March 29, 2009

Foodbuzz 24, 24, 24: Spring Has Sprung, Maple Syrup Is Here!

Maple Sap Dripping Into Collection Bucket

Spring has sprung, the sap is flowing and it’s time for maple syrup and another Foodbuzz 24, 24, 24 post! Each month Foodbuzz hosts a wonderful event whereby 24 bloggers post about 24 different meal experiences in 24 hours. It was easy for me to pick a topic this month as it’s maple syrup collection time. Canadian cuisine may be difficult to define but one food item that I associate strongly with Canada is maple syrup. And when you live in the country, surrounded by maple trees, it’s impossible not to have an appreciation for the sweet stuff.

Wood Fired Oven Used to Boil Sap Into Syrup

A memory that I’m sure is shared by many Canadians is a springtime visit to the sugar bush on an elementary school class trip. There you got to see not only how maple syrup is produced, but you also, (and most importantly) got to sample all sorts of maple products. The only problem is that too much maple candy can make anyone crazy. In retrospect, I feel bad for any teacher who has ever had to take their class to a maple sugar bush because that bus ride home is anything but pleasant. Want to know what a maple sugar high is like? Just watch this clip of Friends where Ross and Chandler stay at a fancy hotel, six hours away from home and on the way hit up every maple candy stand they see. Ross overdoses on maple candy and is completely nutty. Now picture Ross, times 30, in child form and you’ve got one of the worst ideas for a class trip ever. But also one that creates lots of memories.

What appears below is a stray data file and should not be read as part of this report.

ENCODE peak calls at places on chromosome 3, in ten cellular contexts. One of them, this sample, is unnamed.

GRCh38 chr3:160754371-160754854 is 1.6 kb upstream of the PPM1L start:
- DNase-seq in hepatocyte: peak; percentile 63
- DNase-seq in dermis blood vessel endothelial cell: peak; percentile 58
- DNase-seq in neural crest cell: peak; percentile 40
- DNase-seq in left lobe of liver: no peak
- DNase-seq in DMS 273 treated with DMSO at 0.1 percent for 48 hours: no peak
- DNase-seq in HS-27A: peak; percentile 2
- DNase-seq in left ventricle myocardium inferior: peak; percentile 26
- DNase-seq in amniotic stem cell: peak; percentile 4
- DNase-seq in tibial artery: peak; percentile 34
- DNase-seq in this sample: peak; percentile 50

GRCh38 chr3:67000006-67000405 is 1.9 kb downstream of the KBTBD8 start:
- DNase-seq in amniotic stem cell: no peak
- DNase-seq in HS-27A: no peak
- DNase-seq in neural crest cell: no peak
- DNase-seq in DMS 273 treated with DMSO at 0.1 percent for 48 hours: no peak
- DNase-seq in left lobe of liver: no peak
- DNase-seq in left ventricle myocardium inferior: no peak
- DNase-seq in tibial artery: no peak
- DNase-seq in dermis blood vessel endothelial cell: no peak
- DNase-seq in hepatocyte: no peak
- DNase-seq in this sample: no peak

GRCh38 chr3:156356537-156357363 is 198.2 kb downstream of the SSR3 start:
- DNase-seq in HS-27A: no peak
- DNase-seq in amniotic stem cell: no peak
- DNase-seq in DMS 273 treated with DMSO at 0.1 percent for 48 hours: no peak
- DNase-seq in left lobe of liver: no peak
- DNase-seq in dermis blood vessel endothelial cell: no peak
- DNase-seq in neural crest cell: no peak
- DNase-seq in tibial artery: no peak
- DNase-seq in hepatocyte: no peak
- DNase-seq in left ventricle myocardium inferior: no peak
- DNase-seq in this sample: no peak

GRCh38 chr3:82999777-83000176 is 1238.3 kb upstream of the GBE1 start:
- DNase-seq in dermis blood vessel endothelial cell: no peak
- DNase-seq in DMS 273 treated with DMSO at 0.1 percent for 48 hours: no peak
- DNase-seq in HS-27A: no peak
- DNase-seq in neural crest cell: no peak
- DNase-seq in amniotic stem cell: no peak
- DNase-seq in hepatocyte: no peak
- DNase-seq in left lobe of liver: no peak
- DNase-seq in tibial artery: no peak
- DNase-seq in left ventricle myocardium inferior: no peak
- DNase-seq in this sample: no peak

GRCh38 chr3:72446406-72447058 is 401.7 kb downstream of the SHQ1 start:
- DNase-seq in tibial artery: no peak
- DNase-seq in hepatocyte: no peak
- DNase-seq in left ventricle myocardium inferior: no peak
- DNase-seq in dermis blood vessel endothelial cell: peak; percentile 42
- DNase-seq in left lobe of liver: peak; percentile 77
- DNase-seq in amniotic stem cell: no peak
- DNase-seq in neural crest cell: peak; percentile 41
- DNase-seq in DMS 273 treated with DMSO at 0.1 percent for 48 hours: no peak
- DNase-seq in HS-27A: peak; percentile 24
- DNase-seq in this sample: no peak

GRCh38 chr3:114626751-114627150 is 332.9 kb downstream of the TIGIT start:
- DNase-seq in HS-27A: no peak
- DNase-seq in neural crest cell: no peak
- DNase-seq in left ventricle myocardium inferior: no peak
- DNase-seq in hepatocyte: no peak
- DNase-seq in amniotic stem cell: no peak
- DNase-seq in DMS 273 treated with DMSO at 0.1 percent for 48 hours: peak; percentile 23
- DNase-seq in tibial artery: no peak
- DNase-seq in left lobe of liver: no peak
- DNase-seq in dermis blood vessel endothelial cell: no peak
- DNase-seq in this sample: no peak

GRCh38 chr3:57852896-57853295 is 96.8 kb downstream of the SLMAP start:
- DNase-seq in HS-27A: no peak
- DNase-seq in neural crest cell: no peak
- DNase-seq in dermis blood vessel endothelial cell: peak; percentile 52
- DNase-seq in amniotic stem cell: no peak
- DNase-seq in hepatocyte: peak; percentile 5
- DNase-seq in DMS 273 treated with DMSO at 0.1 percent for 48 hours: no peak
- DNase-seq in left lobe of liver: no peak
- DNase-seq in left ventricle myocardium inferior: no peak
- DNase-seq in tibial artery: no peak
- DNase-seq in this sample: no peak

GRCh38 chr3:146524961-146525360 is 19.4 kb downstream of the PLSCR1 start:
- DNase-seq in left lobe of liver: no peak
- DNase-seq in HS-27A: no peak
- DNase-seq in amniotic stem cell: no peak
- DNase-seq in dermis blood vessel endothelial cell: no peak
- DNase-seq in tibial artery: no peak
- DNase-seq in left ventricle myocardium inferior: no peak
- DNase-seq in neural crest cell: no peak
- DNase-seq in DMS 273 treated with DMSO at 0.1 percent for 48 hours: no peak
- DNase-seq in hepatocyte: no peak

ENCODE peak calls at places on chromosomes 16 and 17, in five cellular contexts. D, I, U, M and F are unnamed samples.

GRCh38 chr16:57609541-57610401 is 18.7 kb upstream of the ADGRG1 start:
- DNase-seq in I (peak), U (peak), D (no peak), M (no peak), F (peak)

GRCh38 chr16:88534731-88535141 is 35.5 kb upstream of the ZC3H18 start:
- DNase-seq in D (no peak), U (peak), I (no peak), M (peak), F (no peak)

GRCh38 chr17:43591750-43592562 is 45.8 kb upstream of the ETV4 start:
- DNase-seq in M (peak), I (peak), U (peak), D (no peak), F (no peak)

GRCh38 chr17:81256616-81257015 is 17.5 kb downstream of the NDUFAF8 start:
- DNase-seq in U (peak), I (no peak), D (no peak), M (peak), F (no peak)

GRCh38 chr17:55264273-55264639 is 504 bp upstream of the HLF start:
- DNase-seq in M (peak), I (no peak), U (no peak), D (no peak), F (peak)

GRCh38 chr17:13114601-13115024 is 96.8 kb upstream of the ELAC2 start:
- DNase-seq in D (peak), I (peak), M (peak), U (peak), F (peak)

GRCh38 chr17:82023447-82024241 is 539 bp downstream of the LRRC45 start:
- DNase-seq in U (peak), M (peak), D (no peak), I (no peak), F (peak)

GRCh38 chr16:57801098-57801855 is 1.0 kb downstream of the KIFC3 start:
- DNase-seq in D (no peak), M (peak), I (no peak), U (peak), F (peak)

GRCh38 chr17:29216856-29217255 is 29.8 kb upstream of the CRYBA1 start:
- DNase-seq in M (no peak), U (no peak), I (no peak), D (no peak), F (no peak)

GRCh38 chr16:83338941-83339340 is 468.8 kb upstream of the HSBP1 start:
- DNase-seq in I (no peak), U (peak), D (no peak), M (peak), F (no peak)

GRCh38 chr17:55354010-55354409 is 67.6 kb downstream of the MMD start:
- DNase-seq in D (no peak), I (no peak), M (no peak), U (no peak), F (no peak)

Pouring Freshly Made Maple Sryup

In an effort to recreate some childhood memories, I recently visited a local sugar bush and was treated to a tour of the sugar shack, complete with mandatory maple taffy tasting, (a classic sugar shack treat, made by boiling maple syrup and pouring it over fresh snow). Bob and Mary-Beth Gray of Kemble Mountain Maple Products collect sap from their maple trees and boil it down to syrup in enormous pans, heated by a wood fired stove. The amount of wood they go through in one day is astounding, requiring them to constantly feed the fire with long logs. The fire heats the sap and it reduces, flowing down a gradient, becoming thicker at each level until it can be poured out as syrup at the other end. Tasty, tasty syrup.

Making Maple Taffy

I left the sugar shack eager to return to my kitchen and to create a meal full of maple flavour. The options were endless but I eventually narrowed my choices down to include a maple flavoured cocktail, salad dressing, two maple glazes and a maple cookie. Let’s begin with the cocktail, shall we? It’s a good one and it’s called a Maplelito, a riff on the class mojito but it’s made with maple syrup instead of mint. In my version, I combined the juice of 1 lime, an ounce of white rum and an ounce of maple syrup and served it over crushed ice. Delicious.


Next up was the salad course. In general, salad is for rabbits, but when you add maple cured bacon, homemade croutons, red peppers and freshly made maple vinaigrette, salad is awesome. The vinaigrette recipe is an inexact science but contained the following: maple syrup, olive oil, white balsamic vinegar, paprika, dry mustard and salt.

Maple Dressed Salad with Maple Cured Bacon Bits